World Guides Travel Blog
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October 26, 2012
GOING FOR GOLD THIS AUTUMN
It is autumn. In my book, that means it is time to hunt out woolly jumpers and boots, pack a flask of hot soup and venture into the great outdoors. And there is no place better to head for than Stourhead, a National Trust-managed estate in Wiltshire
, that is guaranteed to offer some stunning autumn scenes.
Over the years, Stourhead has become renowned as one of the best places in Britain to view this natural and quite spectacular phenomenon. Now that this year's distinctly chilly autumnal weather has well and truly kicked off, the estate's hundreds of native and exotic trees are doing what they do best - gradually metamorphosing into a warm colour-washed wonderland.
Henry Hoare II, who was the 18th-century brainchild behind Stourhead's gardens, can hardly have imagined the flurry of 21st-century visitors and photographers armed with long lens who descend for a few weeks each year to capture everything from vivid blood red acers to coppery beeches and yellow-tinged tulip trees.
One thing's for sure, though. At Stourhead, no two years are ever the same. This year, for example, the unusually wet weather conditions have led to an incredibly rich autumn landscape. Of course, you can't help but wonder whether you are going to catch the leaves at their best. Arrive too early and the leaves have hardly begun to show their true colours, and arrive too late and you are in danger of missing out on the last golden leaf as it flutters earthward.
That is where the Stourhead Leaf Line, a phone service that gives daily advice on autumn happenings in the garden, comes in handy. I gave it a ring today and I was delighted to hear the head gardener's reassuring voice on the other end. There is still plenty of autumn left at Stourhead, by all accounts. Thank goodness for that.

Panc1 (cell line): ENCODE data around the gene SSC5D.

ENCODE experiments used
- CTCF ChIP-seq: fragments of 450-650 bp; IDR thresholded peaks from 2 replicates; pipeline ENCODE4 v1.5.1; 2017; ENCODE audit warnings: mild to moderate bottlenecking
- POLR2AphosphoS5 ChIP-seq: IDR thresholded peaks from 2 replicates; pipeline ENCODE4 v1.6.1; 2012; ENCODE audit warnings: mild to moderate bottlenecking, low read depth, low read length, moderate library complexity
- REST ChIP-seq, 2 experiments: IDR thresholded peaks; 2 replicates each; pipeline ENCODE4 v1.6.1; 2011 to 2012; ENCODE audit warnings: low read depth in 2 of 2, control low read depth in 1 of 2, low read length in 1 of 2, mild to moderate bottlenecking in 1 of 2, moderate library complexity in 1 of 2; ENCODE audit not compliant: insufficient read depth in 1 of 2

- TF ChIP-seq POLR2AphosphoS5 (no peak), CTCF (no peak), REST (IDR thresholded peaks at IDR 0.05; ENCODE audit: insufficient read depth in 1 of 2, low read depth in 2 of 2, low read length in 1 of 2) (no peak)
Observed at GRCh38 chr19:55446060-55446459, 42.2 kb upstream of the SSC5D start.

Posted by Sue at 15:27:28 on 26/10/2012
October 19, 2012
CATCHING THE CYCLING BUG
This summer, the London Olympics sparked off a sudden interest in all sorts of sports, from tae kwon do to beach volleyball. Following hot on the heels of the Tour de France, it also led to a dramatic British revival in all things cycling-related. The 'Bradley Wiggins effect', as it is come to be known, has set into motion a real riding craze - and it is still gathering momentum.
I can, at least, claim to be one step ahead, because I ordered a new road bike way back in the late spring. It finally arrived a few weeks ago, and the silly grin has barely left my face since. By all accounts, I'm not the only one. Bike sales here have rocketed in recent months. Cycling clubs have also seen unprecedented levels of interest and Internet searches on the word 'cycling' have doubled.
Taking to two wheels has been something of an eye opener. There is a whole new armoury of equipment to consider, for a start. Cleated shoes and bottle cages spring to mind. There is also an endless choice of cycling routes to be explored, from close to home to further afield. For me, it is easy enough to head out of the door. Quaint country roads and a cycle path are all within a short pedal distance. True, some of those country roads aren't as tranquil as you would like, but there is still no better feeling than making it to the top of a hill (without having to get off to push) and whizzing down the other side.
The prospect of cycling further afield is also very appealing, especially when the nights are drawing in and the weather forecast doesn't look particularly bike-friendly. Where to go, though? Recently, a friend brought back a glowing report of a cycling holiday in France
- Provence, to be exact. Apparently, it is possible to peddle to your heart's content on picturesque French roads that are remarkably traffic free. Great cycling terrain can be easily combined with good food. It doesn't take much to imagine pulling off the road to enjoy an al fresco lunch of fresh bread and cheese, or stopping for the 'plat du jour' at a roadside bistro. Perhaps the biggest plus, though, is that French motorists are known for being well attuned to sharing the road with the two-wheeled fraternity.
Even further down the road is Italy, a cycling dream of a place, and Spain